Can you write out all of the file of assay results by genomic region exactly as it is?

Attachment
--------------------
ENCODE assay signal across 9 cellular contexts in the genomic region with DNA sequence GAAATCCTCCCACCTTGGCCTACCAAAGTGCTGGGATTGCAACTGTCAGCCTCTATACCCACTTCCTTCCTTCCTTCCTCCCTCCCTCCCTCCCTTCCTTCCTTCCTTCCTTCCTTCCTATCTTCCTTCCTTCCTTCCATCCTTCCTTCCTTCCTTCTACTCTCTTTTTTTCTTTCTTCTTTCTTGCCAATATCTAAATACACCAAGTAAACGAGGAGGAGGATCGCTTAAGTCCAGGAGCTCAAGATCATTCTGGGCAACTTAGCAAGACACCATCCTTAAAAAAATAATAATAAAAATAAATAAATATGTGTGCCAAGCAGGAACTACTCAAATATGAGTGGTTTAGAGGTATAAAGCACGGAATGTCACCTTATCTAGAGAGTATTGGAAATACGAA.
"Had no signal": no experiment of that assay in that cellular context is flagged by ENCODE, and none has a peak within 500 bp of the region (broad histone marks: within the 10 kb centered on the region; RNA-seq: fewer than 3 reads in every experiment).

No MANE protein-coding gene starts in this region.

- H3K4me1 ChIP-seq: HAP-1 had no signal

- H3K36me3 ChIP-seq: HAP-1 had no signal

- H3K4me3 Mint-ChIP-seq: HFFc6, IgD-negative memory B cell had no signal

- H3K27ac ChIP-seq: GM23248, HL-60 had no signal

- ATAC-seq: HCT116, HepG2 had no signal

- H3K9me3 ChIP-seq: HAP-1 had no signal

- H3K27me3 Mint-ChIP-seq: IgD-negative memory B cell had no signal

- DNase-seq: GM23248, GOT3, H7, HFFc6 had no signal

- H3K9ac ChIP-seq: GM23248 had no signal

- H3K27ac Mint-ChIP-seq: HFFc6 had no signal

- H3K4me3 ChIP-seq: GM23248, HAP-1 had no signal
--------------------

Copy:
ENCODE assay signal across 9 cellular contexts in the genomic region with DNA sequence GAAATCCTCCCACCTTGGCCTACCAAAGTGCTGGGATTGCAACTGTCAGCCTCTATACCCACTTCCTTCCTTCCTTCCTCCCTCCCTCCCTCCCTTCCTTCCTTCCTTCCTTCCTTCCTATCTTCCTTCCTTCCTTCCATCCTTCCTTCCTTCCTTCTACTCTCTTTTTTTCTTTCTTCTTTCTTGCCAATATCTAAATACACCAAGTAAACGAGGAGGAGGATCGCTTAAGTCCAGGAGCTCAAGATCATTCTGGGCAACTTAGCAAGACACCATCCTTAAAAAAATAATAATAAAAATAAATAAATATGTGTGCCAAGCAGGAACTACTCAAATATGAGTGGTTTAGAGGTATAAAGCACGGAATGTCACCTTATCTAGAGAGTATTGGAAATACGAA.
"Had no signal": no experiment of that assay in that cellular context is flagged by ENCODE, and none has a peak within 500 bp of the region (broad histone marks: within the 10 kb centered on the region; RNA-seq: fewer than 3 reads in every experiment).

No MANE protein-coding gene starts in this region.

- H3K4me1 ChIP-seq: HAP-1 had no signal

- H3K36me3 ChIP-seq: HAP-1 had no signal

- H3K4me3 Mint-ChIP-seq: HFFc6, IgD-negative memory B cell had no signal

- H3K27ac ChIP-seq: GM23248, HL-60 had no signal

- ATAC-seq: HCT116, HepG2 had no signal

- H3K9me3 ChIP-seq: HAP-1 had no signal

- H3K27me3 Mint-ChIP-seq: IgD-negative memory B cell had no signal

- DNase-seq: GM23248, GOT3, H7, HFFc6 had no signal

- H3K9ac ChIP-seq: GM23248 had no signal

- H3K27ac Mint-ChIP-seq: HFFc6 had no signal

- H3K4me3 ChIP-seq: GM23248, HAP-1 had no signal